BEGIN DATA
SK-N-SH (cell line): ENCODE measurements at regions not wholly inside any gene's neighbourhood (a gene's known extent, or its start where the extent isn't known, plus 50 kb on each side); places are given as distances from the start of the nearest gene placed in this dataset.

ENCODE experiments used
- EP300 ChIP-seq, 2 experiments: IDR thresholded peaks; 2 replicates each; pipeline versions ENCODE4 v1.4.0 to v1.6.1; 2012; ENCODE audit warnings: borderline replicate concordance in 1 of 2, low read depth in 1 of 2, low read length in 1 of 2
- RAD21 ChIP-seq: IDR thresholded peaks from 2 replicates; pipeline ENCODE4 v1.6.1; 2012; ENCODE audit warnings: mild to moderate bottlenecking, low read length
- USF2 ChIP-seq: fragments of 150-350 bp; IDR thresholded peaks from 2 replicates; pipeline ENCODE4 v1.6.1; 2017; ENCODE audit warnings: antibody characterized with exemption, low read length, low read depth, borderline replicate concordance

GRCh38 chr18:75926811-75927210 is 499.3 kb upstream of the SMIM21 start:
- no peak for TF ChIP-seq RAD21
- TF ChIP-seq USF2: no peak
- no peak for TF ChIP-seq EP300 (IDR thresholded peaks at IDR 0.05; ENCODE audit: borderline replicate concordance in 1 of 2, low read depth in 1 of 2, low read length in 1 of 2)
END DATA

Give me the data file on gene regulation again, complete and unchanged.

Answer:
SK-N-SH (cell line): ENCODE measurements at regions not wholly inside any gene's neighbourhood (a gene's known extent, or its start where the extent isn't known, plus 50 kb on each side); places are given as distances from the start of the nearest gene placed in this dataset.

ENCODE experiments used
- EP300 ChIP-seq, 2 experiments: IDR thresholded peaks; 2 replicates each; pipeline versions ENCODE4 v1.4.0 to v1.6.1; 2012; ENCODE audit warnings: borderline replicate concordance in 1 of 2, low read depth in 1 of 2, low read length in 1 of 2
- RAD21 ChIP-seq: IDR thresholded peaks from 2 replicates; pipeline ENCODE4 v1.6.1; 2012; ENCODE audit warnings: mild to moderate bottlenecking, low read length
- USF2 ChIP-seq: fragments of 150-350 bp; IDR thresholded peaks from 2 replicates; pipeline ENCODE4 v1.6.1; 2017; ENCODE audit warnings: antibody characterized with exemption, low read length, low read depth, borderline replicate concordance

GRCh38 chr18:75926811-75927210 is 499.3 kb upstream of the SMIM21 start:
- no peak for TF ChIP-seq RAD21
- TF ChIP-seq USF2: no peak
- no peak for TF ChIP-seq EP300 (IDR thresholded peaks at IDR 0.05; ENCODE audit: borderline replicate concordance in 1 of 2, low read depth in 1 of 2, low read length in 1 of 2)